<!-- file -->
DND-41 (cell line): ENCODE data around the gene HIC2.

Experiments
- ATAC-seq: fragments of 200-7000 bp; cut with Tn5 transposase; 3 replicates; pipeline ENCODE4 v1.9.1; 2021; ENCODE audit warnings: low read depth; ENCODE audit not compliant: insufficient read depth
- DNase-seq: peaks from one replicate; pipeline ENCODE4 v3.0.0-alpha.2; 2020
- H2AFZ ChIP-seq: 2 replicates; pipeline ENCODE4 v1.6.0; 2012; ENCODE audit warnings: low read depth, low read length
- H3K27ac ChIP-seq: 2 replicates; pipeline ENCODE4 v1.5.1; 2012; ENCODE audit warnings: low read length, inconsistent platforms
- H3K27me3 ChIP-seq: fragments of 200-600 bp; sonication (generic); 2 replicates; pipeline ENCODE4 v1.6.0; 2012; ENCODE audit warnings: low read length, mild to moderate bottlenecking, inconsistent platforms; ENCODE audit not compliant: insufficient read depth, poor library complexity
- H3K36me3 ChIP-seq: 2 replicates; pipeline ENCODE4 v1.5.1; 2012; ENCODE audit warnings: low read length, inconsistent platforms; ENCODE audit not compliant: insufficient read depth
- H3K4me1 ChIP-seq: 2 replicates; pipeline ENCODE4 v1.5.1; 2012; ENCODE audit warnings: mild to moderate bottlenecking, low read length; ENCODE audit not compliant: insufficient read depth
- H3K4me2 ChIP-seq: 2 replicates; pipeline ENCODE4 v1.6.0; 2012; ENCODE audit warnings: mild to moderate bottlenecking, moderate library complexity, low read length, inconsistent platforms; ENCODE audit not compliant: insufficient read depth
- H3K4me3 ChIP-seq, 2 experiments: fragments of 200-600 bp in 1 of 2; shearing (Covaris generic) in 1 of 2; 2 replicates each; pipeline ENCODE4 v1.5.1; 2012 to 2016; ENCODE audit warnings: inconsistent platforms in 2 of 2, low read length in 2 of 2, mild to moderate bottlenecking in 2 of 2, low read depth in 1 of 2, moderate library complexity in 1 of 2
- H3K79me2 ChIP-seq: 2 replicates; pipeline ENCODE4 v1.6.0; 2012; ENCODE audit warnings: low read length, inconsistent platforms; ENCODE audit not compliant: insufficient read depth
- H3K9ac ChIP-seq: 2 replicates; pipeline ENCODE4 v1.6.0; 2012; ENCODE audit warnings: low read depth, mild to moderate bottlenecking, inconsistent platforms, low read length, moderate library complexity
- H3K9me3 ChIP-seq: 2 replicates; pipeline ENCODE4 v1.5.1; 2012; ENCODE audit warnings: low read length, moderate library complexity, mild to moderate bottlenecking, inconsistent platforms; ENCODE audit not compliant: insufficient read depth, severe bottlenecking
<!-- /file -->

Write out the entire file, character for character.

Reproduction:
DND-41 (cell line): ENCODE data around the gene HIC2.

Experiments
- ATAC-seq: fragments of 200-7000 bp; cut with Tn5 transposase; 3 replicates; pipeline ENCODE4 v1.9.1; 2021; ENCODE audit warnings: low read depth; ENCODE audit not compliant: insufficient read depth
- DNase-seq: peaks from one replicate; pipeline ENCODE4 v3.0.0-alpha.2; 2020
- H2AFZ ChIP-seq: 2 replicates; pipeline ENCODE4 v1.6.0; 2012; ENCODE audit warnings: low read depth, low read length
- H3K27ac ChIP-seq: 2 replicates; pipeline ENCODE4 v1.5.1; 2012; ENCODE audit warnings: low read length, inconsistent platforms
- H3K27me3 ChIP-seq: fragments of 200-600 bp; sonication (generic); 2 replicates; pipeline ENCODE4 v1.6.0; 2012; ENCODE audit warnings: low read length, mild to moderate bottlenecking, inconsistent platforms; ENCODE audit not compliant: insufficient read depth, poor library complexity
- H3K36me3 ChIP-seq: 2 replicates; pipeline ENCODE4 v1.5.1; 2012; ENCODE audit warnings: low read length, inconsistent platforms; ENCODE audit not compliant: insufficient read depth
- H3K4me1 ChIP-seq: 2 replicates; pipeline ENCODE4 v1.5.1; 2012; ENCODE audit warnings: mild to moderate bottlenecking, low read length; ENCODE audit not compliant: insufficient read depth
- H3K4me2 ChIP-seq: 2 replicates; pipeline ENCODE4 v1.6.0; 2012; ENCODE audit warnings: mild to moderate bottlenecking, moderate library complexity, low read length, inconsistent platforms; ENCODE audit not compliant: insufficient read depth
- H3K4me3 ChIP-seq, 2 experiments: fragments of 200-600 bp in 1 of 2; shearing (Covaris generic) in 1 of 2; 2 replicates each; pipeline ENCODE4 v1.5.1; 2012 to 2016; ENCODE audit warnings: inconsistent platforms in 2 of 2, low read length in 2 of 2, mild to moderate bottlenecking in 2 of 2, low read depth in 1 of 2, moderate library complexity in 1 of 2
- H3K79me2 ChIP-seq: 2 replicates; pipeline ENCODE4 v1.6.0; 2012; ENCODE audit warnings: low read length, inconsistent platforms; ENCODE audit not compliant: insufficient read depth
- H3K9ac ChIP-seq: 2 replicates; pipeline ENCODE4 v1.6.0; 2012; ENCODE audit warnings: low read depth, mild to moderate bottlenecking, inconsistent platforms, low read length, moderate library complexity
- H3K9me3 ChIP-seq: 2 replicates; pipeline ENCODE4 v1.5.1; 2012; ENCODE audit warnings: low read length, moderate library complexity, mild to moderate bottlenecking, inconsistent platforms; ENCODE audit not compliant: insufficient read depth, severe bottlenecking